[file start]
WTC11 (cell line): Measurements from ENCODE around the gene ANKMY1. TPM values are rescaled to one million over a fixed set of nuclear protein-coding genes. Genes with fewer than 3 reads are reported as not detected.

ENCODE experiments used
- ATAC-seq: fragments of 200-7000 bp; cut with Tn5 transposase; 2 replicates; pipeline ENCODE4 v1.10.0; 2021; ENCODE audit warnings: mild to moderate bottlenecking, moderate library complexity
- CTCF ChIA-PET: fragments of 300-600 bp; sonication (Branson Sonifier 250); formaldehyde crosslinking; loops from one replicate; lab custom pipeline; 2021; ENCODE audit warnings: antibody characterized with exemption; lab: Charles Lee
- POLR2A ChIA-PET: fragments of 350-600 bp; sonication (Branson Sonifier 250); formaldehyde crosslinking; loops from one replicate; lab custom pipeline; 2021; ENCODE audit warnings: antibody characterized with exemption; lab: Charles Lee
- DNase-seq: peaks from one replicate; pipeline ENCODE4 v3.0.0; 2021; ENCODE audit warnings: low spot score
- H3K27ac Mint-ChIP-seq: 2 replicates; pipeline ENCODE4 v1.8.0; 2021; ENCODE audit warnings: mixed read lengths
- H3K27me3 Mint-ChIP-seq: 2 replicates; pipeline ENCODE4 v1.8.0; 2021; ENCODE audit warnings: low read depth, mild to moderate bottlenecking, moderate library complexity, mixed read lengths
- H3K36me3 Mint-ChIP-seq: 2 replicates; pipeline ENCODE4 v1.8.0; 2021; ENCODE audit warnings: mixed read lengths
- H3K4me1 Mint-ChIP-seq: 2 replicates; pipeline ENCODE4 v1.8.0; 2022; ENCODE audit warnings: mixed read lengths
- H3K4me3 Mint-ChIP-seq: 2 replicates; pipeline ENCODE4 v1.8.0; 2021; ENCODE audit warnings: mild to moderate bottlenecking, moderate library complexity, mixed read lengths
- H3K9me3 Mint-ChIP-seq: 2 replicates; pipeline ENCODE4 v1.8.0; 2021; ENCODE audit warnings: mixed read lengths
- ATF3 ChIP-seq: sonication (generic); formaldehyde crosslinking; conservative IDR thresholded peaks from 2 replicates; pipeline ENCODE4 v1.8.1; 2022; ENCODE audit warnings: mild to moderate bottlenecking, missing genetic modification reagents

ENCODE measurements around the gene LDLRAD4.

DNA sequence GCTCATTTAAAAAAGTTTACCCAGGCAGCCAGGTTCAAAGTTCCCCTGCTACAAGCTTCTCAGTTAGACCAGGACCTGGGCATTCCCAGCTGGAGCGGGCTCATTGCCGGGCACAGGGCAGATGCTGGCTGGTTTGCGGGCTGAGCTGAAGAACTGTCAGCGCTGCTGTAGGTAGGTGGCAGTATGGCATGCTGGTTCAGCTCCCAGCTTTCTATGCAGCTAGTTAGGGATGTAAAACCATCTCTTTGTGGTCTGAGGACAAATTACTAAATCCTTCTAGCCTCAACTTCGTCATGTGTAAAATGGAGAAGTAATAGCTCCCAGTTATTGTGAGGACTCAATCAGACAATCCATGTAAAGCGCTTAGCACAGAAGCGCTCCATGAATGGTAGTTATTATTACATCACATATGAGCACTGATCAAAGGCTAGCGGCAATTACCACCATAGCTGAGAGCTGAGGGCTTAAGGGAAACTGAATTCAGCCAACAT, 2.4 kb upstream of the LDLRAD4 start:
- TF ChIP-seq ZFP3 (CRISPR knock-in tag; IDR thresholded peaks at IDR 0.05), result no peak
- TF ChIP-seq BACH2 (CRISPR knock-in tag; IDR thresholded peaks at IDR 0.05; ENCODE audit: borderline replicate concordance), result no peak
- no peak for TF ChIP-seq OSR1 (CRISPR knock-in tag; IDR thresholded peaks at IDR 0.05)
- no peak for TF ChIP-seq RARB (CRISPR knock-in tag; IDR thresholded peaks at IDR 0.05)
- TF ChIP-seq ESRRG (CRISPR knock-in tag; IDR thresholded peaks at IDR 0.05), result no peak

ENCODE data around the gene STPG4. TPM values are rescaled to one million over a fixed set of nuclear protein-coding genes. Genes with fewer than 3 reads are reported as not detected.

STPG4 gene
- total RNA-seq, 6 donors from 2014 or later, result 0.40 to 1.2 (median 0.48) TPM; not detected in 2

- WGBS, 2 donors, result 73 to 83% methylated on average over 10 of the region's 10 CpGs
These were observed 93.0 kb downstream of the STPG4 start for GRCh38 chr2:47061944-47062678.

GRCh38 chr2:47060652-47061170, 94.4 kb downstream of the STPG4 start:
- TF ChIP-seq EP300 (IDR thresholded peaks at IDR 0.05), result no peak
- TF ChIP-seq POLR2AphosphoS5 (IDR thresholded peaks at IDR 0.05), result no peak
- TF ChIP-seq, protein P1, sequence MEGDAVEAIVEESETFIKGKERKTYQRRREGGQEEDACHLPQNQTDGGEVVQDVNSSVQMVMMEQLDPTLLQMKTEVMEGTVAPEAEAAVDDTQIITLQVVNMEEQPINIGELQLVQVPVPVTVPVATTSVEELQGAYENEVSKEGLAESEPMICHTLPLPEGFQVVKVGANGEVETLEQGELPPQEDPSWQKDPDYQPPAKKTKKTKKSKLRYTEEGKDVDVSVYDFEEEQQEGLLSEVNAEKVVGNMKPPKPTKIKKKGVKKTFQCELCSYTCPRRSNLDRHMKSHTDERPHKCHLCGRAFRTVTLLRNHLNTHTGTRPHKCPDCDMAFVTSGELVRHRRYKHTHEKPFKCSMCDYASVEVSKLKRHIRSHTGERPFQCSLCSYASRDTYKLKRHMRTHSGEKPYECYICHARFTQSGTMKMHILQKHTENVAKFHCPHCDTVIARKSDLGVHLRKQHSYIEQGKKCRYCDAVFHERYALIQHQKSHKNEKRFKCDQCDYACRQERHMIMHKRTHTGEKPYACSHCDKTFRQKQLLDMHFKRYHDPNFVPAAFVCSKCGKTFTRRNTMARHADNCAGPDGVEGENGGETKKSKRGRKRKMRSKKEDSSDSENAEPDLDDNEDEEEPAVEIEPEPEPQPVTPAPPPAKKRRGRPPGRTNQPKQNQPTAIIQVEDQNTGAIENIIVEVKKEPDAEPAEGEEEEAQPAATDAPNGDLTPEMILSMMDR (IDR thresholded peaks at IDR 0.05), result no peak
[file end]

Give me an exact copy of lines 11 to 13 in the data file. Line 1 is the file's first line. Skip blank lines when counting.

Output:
- H3K4me3 Mint-ChIP-seq: 2 replicates; pipeline ENCODE4 v1.8.0; 2021; ENCODE audit warnings: mild to moderate bottlenecking, moderate library complexity, mixed read lengths
- H3K9me3 Mint-ChIP-seq: 2 replicates; pipeline ENCODE4 v1.8.0; 2021; ENCODE audit warnings: mixed read lengths
- ATF3 ChIP-seq: sonication (generic); formaldehyde crosslinking; conservative IDR thresholded peaks from 2 replicates; pipeline ENCODE4 v1.8.1; 2022; ENCODE audit warnings: mild to moderate bottlenecking, missing genetic modification reagents